Aids Moves in Many Ways

Headlines about tainted transplants and infected dentists stir public anxiety, but there is no cause for panic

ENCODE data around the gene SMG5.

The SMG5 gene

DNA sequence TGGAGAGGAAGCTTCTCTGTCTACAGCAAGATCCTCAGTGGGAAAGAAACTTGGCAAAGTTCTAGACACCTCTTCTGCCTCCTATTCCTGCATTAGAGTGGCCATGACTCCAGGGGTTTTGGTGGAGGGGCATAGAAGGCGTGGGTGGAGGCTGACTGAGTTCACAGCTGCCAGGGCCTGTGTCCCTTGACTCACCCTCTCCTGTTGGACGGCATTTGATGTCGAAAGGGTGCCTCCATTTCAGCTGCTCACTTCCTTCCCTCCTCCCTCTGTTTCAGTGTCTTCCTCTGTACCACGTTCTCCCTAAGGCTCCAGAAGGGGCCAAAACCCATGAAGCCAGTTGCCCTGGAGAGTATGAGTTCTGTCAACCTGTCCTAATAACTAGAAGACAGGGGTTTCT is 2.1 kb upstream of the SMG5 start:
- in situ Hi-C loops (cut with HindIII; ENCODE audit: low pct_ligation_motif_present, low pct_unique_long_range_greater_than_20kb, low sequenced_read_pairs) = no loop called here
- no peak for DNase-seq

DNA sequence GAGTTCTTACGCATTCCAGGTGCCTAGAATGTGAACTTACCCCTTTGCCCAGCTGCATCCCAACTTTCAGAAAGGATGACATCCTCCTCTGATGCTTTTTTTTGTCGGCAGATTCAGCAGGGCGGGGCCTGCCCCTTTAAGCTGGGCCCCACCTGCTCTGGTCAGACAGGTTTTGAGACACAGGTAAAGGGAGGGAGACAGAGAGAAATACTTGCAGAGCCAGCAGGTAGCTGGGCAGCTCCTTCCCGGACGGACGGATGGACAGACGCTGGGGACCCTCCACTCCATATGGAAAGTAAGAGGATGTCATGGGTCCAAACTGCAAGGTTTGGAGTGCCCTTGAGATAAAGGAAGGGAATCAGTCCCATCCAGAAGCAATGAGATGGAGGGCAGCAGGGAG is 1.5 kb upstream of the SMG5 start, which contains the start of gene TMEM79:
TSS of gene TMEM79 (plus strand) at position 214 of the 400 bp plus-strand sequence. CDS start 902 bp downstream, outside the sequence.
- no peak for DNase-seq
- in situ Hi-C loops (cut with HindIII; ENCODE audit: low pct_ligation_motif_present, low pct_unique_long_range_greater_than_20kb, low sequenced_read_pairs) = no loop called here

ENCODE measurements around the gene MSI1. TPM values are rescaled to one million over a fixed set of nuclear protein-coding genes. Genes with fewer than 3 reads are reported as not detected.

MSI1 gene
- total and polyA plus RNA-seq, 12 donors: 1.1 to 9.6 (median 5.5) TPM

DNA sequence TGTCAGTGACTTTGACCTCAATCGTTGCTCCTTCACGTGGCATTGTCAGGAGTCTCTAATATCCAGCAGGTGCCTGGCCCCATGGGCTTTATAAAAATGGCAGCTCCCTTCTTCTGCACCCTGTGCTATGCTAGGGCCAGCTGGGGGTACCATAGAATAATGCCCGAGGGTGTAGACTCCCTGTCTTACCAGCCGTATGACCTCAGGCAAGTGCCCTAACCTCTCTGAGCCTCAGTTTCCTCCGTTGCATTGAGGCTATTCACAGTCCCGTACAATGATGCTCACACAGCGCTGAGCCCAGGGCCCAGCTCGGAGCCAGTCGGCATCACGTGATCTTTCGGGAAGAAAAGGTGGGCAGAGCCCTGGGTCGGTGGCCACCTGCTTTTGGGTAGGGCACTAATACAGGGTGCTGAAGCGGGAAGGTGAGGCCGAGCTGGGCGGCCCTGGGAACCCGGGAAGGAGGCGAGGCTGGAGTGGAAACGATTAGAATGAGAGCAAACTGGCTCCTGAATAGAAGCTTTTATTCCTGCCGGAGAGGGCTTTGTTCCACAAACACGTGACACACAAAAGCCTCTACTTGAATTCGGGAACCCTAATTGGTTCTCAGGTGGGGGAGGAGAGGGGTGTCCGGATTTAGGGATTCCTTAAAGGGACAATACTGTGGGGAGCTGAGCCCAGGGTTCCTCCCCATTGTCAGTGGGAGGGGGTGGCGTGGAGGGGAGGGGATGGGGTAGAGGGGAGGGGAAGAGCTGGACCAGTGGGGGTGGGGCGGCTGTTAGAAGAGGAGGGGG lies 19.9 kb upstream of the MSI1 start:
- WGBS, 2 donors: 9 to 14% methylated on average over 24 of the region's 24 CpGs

For medical experts, steering the public through an epidemic is a precarious balancing act: they must maintain a healthy level of fear in people and yet keep them from slipping into either complacency or terror. That job is especially difficult in these days of the AIDS plague, which has become the most frightening and confusing health problem since the polio panic of the 1950s. While some Americans have smugly assumed they are perfectly safe, others have mistakenly fretted that they could pick up HIV (the AIDS virus) from toilet seats or mosquito bites. Throughout the crisis, specialists have offered strong reassurance:...

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